- Be who you are, and be it well. My random job experiences have built on each other nicely, or maybe I just think they have. In archives job interviews, I have referenced positions in professional archives, research, writing tutoring, hotel front desks, amateur (failed) quiche baking, and camp counselor-ing.Also I’m a girl who likes a good joke, and it’s how I relieve my tension – interviews are tense! I try not to be too funny, but it’s what I’m going to bring to the workplace, so I don’t shy away from openings to make people laugh. I can’t remember an interview where I didn’t make people laugh, and I try not to think “Oh god was the quiche story too much??”
- Save the job descriptions. This can be a tedious task, but my system of applying is save-friendly. I generally print out job descriptions and underline/highlight the areas that I’ll focus on in my cover letter. So I added the date I applied and stuck it in a folder. If I heard back, I: (a) immediately knew what position they were talking about and (b) could add interview materials on. If I didn’t print out this material initially, I saved them to a Word doc – less easy to find, less application info, but same idea. Also, with this information, I did not have to keep a spreadsheet of all my applications – it’s tedious and a little depressing. Purging paper at the end of a search process, on the other hand, is so very satisfying.
- Ask for help. Although I would swear that all the people I asked for help must have gotten sick of me, we’re still friends, soooo. Friends looked over cover letters; my advisor helped me rework my resume, cover letter template, and overall search strategy; archivist friends did all the same and listened to my practice presentations; people recommended informational interview contacts; archivists granted those informational interviews; friends and acquaintances answered my emails on any number of topics. Don’t hesitate to ask for input – someone can always decide to not answer you, but they can’t help if you don’t ask.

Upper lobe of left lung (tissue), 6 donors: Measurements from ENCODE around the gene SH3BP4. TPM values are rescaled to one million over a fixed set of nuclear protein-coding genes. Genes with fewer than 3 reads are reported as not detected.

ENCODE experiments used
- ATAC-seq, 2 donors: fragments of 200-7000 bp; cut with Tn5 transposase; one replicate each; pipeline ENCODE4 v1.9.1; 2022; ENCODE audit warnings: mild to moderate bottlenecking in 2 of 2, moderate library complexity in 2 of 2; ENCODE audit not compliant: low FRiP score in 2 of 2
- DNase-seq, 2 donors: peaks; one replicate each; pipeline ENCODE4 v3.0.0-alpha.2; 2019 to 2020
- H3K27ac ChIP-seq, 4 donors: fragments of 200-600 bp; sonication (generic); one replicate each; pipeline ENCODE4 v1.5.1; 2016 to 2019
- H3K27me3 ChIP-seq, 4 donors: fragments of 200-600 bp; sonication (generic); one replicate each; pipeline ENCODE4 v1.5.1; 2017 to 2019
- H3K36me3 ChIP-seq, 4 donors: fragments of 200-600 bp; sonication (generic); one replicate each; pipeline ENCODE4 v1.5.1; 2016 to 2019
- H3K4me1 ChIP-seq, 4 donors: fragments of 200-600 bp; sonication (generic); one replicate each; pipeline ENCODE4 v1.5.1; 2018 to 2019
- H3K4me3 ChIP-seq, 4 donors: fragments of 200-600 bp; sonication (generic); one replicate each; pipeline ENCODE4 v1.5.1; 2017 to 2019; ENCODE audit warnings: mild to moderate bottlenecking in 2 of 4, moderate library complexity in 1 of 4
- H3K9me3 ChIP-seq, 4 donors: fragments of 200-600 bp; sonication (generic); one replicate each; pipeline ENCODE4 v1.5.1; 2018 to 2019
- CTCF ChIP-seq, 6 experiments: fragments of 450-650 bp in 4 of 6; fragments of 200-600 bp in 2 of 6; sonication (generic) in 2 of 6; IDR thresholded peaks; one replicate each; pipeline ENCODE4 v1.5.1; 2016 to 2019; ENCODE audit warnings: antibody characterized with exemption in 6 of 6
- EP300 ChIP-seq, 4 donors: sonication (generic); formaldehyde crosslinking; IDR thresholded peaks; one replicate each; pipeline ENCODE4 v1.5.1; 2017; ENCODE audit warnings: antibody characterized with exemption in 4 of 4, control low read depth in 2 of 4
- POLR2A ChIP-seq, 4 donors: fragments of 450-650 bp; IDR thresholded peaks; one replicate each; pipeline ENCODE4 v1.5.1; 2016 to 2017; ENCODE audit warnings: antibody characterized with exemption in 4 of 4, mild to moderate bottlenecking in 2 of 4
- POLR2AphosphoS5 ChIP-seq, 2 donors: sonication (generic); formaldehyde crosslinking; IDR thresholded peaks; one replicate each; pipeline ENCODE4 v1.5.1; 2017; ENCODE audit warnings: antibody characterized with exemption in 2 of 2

- Remember that you’re awesome. You! Are! Awesome! Some things you are good at; some things you are less good at. It is the human condition. But generally, you work hard and you try your best. Go you! Take care of yourself – take days off from applications, feed off the parts of the profession that are loveable, go for long bike rides or runs or ice cream treasure hunts to get you over the worst bits. At my lowest, I felt like I was on a raft in the middle of the ocean, with no land in sight. Generally we are able get to land, one way or the other, archives or not. And: You’re awesome!
- It’s easier to find a job if everyone knows you’re looking. In my experience, people want to be helpful. I talk about my job hunts to friends and family – even if most of them don’t really understand what I do, I’ve still gotten job and volunteer leads from unexpected sources. An interviewer for one position even recommended me for another, which felt really great aside from being helpful.
The above are simplistic guidelines but they helped me survive. Also helpful: surveying my father and brothers to see who would let me move in with them. So I survived, but it wasn’t always pretty. You’re awesome! And may need to take days off from feeling awesome.
If you have been through the Elusive Archives Job Hunt and are feeling generous: what strategies helped you cope with the stress and the unknown? If I’m missing some good ideas, the people need to know!
Sung to the tune of The Brady Bunch theme song: Here’s a story, of a girl mired in grad student loans, who struck out to make a living with recorrrrrds.